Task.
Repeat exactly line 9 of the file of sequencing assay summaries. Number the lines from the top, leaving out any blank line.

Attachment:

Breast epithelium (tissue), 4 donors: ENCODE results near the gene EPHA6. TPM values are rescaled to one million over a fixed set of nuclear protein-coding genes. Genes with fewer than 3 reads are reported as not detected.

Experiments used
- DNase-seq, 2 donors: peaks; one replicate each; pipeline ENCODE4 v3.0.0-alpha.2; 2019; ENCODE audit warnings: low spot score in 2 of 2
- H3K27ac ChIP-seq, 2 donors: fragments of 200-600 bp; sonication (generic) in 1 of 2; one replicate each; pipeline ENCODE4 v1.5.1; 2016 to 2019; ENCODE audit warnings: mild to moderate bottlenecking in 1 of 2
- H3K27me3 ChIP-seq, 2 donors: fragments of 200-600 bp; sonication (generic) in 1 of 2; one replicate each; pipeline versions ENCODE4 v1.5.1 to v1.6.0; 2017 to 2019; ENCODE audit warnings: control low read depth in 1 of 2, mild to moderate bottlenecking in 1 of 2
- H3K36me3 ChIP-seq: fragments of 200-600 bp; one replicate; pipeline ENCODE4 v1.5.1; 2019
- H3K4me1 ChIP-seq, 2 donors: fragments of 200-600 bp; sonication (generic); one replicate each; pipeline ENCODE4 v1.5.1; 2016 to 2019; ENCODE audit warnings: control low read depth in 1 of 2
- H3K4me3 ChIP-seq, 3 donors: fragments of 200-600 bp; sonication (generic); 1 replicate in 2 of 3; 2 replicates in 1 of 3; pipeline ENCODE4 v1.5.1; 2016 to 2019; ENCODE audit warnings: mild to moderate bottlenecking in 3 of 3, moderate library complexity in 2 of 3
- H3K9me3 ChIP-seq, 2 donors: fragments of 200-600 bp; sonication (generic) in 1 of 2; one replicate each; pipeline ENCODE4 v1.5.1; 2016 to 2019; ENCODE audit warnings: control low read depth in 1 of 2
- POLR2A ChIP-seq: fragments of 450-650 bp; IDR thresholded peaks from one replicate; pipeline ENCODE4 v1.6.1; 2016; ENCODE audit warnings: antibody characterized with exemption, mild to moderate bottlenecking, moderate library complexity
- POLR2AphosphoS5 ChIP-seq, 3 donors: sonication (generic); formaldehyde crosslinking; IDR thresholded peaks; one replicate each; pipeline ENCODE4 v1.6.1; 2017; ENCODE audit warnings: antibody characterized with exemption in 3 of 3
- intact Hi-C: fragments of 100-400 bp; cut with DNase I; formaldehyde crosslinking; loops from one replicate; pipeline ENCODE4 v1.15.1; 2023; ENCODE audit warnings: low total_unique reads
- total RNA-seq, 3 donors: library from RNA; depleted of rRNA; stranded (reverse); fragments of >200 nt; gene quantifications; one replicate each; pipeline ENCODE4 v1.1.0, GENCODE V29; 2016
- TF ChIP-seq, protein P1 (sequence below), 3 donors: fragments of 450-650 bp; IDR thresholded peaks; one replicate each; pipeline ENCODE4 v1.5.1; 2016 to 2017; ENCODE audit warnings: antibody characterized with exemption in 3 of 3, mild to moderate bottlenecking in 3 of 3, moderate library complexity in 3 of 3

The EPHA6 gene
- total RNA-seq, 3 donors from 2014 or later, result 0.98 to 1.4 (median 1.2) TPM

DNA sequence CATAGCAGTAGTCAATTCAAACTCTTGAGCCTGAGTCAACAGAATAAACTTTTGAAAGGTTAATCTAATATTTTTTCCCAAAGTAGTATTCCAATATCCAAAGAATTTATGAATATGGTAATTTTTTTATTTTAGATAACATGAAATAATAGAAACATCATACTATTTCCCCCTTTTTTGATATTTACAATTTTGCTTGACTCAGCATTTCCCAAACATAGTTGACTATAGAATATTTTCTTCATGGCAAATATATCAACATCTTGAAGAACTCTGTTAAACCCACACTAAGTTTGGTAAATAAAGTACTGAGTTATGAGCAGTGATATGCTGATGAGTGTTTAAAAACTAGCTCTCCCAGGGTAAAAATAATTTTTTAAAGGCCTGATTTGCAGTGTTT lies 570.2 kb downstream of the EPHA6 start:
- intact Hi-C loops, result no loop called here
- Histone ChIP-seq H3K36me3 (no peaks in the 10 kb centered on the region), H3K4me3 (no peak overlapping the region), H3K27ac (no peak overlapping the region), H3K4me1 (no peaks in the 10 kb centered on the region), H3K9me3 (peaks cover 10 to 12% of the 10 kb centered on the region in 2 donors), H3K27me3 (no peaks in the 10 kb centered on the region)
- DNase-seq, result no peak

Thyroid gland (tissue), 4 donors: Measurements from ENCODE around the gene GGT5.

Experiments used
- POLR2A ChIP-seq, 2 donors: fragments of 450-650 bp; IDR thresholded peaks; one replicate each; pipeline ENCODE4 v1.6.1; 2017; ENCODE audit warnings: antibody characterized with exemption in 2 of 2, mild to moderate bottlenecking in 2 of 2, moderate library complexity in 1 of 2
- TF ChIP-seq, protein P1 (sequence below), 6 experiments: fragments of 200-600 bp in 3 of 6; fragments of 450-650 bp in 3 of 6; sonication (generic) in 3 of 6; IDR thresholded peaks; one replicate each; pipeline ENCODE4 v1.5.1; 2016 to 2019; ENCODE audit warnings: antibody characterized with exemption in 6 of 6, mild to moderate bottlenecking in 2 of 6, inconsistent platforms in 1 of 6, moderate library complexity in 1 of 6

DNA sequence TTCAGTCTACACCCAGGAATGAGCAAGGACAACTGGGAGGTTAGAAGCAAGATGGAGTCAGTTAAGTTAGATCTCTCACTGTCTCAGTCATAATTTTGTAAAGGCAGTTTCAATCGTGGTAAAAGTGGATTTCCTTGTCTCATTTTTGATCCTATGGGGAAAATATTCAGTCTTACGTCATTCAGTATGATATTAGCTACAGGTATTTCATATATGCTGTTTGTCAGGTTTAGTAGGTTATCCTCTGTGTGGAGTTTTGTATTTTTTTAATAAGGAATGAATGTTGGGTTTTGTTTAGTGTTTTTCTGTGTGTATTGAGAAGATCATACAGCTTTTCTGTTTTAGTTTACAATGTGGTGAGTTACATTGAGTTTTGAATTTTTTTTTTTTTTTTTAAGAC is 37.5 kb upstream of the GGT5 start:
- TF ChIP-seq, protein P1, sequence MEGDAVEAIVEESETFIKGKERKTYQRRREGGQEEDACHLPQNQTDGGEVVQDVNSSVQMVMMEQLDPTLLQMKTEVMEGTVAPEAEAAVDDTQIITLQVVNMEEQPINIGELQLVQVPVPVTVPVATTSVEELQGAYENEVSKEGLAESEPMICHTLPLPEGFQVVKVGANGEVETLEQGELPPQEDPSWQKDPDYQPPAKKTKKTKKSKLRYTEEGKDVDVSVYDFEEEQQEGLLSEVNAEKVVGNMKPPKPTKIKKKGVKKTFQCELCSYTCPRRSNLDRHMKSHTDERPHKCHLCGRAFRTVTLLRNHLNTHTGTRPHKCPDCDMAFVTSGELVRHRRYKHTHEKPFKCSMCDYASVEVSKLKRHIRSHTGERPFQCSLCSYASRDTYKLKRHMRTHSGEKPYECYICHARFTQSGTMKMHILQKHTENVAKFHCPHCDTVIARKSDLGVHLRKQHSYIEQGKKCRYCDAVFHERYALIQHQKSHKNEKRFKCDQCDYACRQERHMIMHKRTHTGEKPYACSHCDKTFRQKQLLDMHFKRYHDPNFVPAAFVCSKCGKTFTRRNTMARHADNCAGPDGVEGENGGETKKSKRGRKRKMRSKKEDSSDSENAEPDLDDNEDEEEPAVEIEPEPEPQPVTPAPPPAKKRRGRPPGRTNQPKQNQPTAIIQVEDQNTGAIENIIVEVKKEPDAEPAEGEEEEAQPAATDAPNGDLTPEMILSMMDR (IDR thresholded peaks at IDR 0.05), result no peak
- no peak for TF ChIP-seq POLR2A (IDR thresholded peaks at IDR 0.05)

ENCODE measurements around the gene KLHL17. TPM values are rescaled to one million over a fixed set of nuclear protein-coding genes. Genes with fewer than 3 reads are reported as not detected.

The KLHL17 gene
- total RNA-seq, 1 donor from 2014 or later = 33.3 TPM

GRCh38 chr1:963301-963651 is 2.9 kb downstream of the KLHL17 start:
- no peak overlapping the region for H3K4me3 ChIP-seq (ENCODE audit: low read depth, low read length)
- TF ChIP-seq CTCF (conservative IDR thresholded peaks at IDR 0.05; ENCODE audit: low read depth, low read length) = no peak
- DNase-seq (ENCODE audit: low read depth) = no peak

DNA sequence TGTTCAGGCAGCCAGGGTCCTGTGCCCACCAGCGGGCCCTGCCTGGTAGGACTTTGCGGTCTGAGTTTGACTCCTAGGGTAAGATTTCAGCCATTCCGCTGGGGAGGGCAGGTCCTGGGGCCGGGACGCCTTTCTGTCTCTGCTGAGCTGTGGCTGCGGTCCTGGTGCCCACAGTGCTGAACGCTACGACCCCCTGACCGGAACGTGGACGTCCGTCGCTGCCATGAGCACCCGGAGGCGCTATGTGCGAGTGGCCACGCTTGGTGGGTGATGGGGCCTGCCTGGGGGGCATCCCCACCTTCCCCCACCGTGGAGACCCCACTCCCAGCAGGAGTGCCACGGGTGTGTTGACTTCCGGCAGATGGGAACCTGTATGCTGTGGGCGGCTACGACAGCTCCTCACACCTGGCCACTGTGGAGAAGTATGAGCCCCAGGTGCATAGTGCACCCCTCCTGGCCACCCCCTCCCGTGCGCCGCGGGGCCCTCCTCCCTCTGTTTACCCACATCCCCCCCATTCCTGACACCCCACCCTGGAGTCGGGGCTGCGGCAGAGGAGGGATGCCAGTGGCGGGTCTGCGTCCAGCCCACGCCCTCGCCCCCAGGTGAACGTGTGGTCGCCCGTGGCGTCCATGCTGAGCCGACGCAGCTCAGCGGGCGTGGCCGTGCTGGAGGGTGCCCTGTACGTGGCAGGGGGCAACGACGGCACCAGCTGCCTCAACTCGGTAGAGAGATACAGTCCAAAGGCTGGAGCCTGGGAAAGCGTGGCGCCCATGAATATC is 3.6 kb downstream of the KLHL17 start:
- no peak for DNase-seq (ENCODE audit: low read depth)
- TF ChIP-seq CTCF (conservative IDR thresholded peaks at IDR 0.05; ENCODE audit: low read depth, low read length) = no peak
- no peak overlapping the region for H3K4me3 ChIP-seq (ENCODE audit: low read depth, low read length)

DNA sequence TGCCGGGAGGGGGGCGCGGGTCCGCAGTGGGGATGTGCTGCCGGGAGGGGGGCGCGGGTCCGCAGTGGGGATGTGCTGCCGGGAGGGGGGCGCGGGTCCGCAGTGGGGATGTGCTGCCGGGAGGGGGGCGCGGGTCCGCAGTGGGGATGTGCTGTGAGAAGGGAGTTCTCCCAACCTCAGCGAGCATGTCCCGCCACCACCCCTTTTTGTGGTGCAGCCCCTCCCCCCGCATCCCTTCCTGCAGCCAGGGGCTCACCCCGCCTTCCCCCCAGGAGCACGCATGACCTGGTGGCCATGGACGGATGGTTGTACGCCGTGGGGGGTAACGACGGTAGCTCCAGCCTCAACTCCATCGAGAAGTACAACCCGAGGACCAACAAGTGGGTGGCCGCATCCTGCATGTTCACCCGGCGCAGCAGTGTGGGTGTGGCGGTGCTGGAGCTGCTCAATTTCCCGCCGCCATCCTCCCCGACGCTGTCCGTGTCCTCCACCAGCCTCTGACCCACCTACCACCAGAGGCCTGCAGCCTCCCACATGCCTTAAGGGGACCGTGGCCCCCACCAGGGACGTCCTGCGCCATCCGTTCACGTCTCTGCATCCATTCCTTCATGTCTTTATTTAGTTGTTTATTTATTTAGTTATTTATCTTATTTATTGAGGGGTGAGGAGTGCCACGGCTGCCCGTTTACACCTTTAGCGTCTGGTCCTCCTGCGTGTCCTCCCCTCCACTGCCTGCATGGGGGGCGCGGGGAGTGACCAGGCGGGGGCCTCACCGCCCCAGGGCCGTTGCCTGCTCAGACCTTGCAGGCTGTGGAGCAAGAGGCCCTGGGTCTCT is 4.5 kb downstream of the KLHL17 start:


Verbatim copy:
- H3K9me3 ChIP-seq, 2 donors: fragments of 200-600 bp; sonication (generic) in 1 of 2; one replicate each; pipeline ENCODE4 v1.5.1; 2016 to 2019; ENCODE audit warnings: control low read depth in 1 of 2